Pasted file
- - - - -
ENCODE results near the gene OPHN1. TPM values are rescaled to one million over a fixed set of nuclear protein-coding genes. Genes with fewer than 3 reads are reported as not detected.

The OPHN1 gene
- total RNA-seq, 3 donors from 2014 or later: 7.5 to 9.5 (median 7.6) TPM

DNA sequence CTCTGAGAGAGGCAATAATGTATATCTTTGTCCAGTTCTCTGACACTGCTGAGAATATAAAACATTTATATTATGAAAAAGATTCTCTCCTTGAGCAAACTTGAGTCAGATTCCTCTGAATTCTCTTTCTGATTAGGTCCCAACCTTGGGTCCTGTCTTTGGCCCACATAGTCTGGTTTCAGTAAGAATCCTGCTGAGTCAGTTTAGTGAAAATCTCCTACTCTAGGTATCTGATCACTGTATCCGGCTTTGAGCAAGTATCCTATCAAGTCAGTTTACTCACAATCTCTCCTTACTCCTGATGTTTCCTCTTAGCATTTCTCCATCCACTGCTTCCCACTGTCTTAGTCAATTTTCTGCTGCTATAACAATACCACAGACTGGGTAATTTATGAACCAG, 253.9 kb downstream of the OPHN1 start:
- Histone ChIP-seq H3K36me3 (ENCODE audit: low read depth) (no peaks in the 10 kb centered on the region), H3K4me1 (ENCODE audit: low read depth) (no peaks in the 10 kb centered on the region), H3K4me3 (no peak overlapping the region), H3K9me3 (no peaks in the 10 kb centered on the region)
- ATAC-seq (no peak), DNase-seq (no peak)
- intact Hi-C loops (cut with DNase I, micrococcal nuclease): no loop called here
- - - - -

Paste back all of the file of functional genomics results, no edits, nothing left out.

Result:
ENCODE results near the gene OPHN1. TPM values are rescaled to one million over a fixed set of nuclear protein-coding genes. Genes with fewer than 3 reads are reported as not detected.

The OPHN1 gene
- total RNA-seq, 3 donors from 2014 or later: 7.5 to 9.5 (median 7.6) TPM

DNA sequence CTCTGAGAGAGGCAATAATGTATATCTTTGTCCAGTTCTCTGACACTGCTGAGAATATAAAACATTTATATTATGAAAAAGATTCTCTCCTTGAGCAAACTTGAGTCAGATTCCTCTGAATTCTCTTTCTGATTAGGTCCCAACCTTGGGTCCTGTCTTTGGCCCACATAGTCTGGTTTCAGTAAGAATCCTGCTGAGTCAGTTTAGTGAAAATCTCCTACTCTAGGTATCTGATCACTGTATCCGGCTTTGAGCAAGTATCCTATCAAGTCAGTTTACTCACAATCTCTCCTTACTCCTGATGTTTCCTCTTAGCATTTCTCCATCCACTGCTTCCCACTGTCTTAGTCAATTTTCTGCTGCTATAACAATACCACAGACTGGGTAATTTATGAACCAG, 253.9 kb downstream of the OPHN1 start:
- Histone ChIP-seq H3K36me3 (ENCODE audit: low read depth) (no peaks in the 10 kb centered on the region), H3K4me1 (ENCODE audit: low read depth) (no peaks in the 10 kb centered on the region), H3K4me3 (no peak overlapping the region), H3K9me3 (no peaks in the 10 kb centered on the region)
- ATAC-seq (no peak), DNase-seq (no peak)
- intact Hi-C loops (cut with DNase I, micrococcal nuclease): no loop called here